“Why? Or you will kill him?”
The other couple looked questioningly at Frankie. “People who talk too much always learn too late what not to say.”
Betty’s body stiffened. “People who threaten and torment people for a living always learn too late. Period.”
I was startled. I wanted to drag Betty away from this menace. This was no time to test my luck, and certainly not here, in front of others where, even if I wanted to, Frankie would not be able to back off and save face.
“We should be going,” I said. taking Betty’s arm.
“No,” she said firmly and pulled away. “This is as good a time to have this out. I’m not leaving here until I’ve said my piece.”
“This is none of your business, lady.”
“You think you’re pretty tough, picking on school children and men fifty years older than you? Well, let me tell you something sonny, courage comes from sacrifice and from building a life, not by taking it away from others.”
“Lady, you’ve got me all wrong.”
“You’re a dime-a-dozen street predator Mr. Williams. Nothing more.”
“Really? Well, your boyfriend here got my grandfather killed. Or didn’t he tell you that?”
“That’s nonsense you hold on to, to feed your hate. Robert was your grandfather’s best friend and best friends do not try to destroy their friend’s lives to save their own. That’s what we have enemies for Mr. Williams. You are that man’s grandson and from what little I know about him you are sure to follow in his footsteps. And if you ever threaten my Robert again I will come after you.”
“And what will you do?” he asked through his typical sneer. But he was shaken by the confrontation and embarrassed in front of his friends and those milling about the quartet. “Gun me down?”
Betty reached into her purse and pulled out a small brown bag and flung its contents into his face. People stopped moving along the street to watch the confrontation between the heavy young man in the flashy clothes and the enraged old woman.
“I will follow you through the streets, to your house and to your friends’ and families’ houses and plague you with these bread crumbs which I use to feed the pigeons in the park, every remaining day of my life. The streets will be littered with my breadcrumbs so that everybody knows the trail of violence you have left behind. The streets are full of cowards like you, as are the cemeteries.”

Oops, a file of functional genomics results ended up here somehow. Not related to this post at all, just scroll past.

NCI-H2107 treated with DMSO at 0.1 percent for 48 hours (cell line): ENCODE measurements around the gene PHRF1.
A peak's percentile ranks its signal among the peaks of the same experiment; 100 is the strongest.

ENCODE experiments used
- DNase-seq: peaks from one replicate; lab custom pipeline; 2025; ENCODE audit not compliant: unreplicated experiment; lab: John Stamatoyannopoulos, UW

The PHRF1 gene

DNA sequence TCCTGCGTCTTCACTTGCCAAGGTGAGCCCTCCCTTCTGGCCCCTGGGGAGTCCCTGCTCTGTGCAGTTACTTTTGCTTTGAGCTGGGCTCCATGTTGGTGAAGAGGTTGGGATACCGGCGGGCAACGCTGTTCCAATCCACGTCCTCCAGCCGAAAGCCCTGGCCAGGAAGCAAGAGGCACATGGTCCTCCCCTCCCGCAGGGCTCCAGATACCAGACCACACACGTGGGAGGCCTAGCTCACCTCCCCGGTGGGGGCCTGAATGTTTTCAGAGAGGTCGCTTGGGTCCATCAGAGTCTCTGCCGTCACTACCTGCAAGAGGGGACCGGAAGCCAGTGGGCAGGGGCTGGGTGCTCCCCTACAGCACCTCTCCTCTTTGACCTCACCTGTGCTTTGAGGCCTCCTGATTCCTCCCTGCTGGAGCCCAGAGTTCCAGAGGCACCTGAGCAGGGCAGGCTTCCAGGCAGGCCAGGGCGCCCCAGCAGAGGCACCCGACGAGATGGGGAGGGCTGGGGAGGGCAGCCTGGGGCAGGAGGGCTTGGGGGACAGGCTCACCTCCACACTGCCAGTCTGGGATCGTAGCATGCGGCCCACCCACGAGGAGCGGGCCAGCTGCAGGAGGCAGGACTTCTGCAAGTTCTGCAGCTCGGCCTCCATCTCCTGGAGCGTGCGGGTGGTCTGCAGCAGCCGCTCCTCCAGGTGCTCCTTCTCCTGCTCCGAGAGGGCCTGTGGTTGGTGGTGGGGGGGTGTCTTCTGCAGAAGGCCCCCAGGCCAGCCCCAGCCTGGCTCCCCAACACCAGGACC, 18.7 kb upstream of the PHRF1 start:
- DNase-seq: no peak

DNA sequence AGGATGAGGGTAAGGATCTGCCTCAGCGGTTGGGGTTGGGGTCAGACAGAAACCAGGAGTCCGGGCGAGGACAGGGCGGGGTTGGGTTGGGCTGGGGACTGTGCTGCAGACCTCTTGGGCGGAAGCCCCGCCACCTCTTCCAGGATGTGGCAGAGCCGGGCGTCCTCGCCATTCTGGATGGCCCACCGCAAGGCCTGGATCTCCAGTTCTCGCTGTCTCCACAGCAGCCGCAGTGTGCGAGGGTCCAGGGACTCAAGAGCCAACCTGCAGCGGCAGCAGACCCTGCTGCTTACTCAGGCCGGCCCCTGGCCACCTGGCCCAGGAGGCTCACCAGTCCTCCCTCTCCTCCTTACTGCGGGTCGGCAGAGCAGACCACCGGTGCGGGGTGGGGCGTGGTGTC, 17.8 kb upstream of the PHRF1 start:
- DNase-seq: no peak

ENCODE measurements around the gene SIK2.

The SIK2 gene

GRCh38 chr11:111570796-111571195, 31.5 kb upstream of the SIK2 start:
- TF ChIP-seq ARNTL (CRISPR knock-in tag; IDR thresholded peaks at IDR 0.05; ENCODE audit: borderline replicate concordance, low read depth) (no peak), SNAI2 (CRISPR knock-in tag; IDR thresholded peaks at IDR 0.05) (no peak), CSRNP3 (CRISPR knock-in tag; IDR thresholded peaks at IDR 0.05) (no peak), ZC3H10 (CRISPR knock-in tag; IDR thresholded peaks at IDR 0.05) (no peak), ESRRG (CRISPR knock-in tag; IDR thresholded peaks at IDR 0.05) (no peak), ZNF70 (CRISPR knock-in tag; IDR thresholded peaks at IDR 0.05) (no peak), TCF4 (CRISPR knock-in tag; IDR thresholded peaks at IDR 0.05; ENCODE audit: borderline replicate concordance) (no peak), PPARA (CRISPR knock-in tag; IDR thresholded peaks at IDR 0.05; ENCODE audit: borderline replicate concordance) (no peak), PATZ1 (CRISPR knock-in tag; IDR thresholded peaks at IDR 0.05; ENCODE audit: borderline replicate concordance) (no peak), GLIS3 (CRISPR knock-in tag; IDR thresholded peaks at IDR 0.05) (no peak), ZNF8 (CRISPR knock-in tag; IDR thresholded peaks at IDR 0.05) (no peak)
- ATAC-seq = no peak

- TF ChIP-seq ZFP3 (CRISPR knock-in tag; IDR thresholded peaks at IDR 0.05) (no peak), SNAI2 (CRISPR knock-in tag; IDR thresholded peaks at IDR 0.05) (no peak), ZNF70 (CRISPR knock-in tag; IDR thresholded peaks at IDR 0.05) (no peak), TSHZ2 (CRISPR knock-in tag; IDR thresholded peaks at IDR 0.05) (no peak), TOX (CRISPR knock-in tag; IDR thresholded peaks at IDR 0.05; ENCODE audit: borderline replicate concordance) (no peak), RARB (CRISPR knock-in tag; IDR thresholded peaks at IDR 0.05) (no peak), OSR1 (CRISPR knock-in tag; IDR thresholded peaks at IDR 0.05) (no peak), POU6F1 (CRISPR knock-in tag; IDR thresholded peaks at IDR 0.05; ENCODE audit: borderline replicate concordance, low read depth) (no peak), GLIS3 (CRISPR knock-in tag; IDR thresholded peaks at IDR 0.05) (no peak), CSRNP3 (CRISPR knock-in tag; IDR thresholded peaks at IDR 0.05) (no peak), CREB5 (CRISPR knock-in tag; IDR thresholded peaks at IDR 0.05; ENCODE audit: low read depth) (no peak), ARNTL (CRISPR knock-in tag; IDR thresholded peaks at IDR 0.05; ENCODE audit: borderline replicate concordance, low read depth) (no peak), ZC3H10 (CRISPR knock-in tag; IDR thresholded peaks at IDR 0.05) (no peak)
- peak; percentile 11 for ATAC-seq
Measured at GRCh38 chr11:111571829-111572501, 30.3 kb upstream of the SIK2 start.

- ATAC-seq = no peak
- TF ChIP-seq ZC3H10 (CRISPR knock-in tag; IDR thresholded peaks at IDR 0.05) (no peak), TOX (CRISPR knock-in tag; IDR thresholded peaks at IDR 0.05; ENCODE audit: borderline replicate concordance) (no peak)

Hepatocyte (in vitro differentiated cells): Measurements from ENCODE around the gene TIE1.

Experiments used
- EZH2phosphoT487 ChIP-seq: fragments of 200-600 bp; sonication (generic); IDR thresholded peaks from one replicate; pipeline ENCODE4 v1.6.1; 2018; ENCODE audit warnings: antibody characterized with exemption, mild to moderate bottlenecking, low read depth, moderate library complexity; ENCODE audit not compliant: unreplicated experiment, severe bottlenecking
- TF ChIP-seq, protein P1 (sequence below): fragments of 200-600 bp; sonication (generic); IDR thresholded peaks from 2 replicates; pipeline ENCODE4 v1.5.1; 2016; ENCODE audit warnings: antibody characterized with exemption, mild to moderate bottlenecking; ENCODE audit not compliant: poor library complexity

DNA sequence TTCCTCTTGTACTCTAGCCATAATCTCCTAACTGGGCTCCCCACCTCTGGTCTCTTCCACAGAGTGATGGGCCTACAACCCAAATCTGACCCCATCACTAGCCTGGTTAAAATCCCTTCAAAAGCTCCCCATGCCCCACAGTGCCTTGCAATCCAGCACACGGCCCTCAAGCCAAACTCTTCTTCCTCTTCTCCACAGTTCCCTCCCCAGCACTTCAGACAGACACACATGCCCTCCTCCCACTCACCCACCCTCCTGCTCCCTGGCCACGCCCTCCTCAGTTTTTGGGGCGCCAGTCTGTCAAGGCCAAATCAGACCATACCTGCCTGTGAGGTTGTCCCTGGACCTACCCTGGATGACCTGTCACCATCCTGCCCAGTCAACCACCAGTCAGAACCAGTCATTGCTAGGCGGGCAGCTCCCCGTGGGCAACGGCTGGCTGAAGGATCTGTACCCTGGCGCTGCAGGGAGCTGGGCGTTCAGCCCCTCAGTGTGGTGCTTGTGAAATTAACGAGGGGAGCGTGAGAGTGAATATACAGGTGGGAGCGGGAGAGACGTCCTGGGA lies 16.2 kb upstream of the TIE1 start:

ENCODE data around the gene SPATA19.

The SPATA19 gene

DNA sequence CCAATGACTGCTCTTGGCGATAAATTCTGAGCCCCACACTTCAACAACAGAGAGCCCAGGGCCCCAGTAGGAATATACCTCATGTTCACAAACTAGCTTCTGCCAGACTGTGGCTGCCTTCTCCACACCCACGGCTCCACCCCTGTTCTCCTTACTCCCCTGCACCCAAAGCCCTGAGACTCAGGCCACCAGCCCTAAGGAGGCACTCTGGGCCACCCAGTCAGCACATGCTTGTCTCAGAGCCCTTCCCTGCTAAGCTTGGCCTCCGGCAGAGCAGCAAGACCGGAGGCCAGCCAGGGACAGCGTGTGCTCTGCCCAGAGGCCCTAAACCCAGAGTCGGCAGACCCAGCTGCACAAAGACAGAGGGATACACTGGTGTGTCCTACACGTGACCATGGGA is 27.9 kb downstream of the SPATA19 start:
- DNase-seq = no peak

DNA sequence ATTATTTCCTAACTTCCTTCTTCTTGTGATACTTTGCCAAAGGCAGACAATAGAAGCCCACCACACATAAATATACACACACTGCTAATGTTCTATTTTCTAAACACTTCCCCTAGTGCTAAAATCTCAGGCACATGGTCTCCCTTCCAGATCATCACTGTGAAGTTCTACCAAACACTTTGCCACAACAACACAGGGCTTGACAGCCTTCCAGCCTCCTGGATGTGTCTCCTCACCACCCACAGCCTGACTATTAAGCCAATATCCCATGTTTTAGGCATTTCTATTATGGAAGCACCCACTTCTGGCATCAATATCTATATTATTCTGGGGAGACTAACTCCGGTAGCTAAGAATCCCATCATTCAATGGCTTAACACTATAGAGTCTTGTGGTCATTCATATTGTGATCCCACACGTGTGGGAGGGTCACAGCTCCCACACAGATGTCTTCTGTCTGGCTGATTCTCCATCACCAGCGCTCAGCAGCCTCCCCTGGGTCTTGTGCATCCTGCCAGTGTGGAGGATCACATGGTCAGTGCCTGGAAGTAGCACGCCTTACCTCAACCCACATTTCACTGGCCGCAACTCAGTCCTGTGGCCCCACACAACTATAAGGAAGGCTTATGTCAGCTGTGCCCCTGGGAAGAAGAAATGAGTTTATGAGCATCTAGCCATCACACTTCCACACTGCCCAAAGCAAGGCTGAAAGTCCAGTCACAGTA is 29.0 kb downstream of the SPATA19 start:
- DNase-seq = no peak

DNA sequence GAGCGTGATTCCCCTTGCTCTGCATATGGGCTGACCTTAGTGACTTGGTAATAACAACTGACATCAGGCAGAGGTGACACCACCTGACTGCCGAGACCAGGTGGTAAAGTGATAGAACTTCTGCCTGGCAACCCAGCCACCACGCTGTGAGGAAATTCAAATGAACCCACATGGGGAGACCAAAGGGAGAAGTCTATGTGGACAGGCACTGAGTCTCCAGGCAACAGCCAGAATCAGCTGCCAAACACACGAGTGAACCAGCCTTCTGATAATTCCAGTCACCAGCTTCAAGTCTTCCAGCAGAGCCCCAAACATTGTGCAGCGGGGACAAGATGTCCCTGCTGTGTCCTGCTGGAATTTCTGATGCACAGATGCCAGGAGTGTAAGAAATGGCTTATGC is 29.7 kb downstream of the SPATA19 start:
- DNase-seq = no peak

“Let’s go,” I said, noticing how many others had turned toward us and were now completely caught up in the confrontation.
“My son was murdered by a bully like you, Mr. Williams. Murdered on a night just like this. He was my only son and he was fourteen years old when a misfit just like you cut him down. I will not let anything happen to Robert here. You take that thought home with you tonight. Because if you harm him or have him hurt in any way, you will have to deal with my anger and probably have to kill me just to give yourself some peace, but it will have been worth every breath in my body to do it.”
For the first time in a long time, Frankie felt uncertain and threatened. The sting of the breadcrumbs that had been flung in face was more painful than any humiliation he had ever endured. And the fact that it came from a woman, a white woman, only made it more unbearable. If he could, he would have ripped her head from her neck and thrown it into the street. He brushed the remaining crumbs from his jacket.
“You have a woman do your fighting now, Robert?”
“She speaks her mind as do I.”
“A last warning. Mr. Williams. Stick to dealing drugs and robbing liquor stores.”
She finally relented and we moved slowly down the block together. It was not until we had turned the corner and walked another block north along Broadway in silence that we stopped.
I wanted to know more about her than any woman I had ever met. I wanted to know about her husband, Alex, and the terrible tragedy of how she survived losing her son. Maybe someday she would trust me enough to confide in me. Maybe she would even introduce me to Felix.
“I will not let that man do you any harm, Robert. I’m sorry,” she said through the tears. “I have lived with brutes like them all my life.”
“I think you’re wonderful.”
Betty was as startled as she could be. “You do?”
“Well then, I’m glad I said what I said.”
“So am I.”
She leaned over and gave me a kiss on the cheek. “I think we should go have a soda. Something sinful. Something neither of us should have.”
“I know just the place.”
“Don’t tell me. Let it be a surprise.”
“I wouldn’t tell you. But I think we’ve both had enough surprises for one evening.”
She wrapped herself around my arm and tugged me to her side. “Then let’s make a night of it Robert Hall of Brooklyn and, thankfully, New York.”
Arthur Davis is a management consultant and has been quoted in The New York Times, Crain’s New York Business. He has appeared as an expert witness on best practices before The New York State Commission on Corruption in Boxing. Over 50 stories have been published including “Conversation in Black,” which was nominated for the 2015 Pushcart Prize.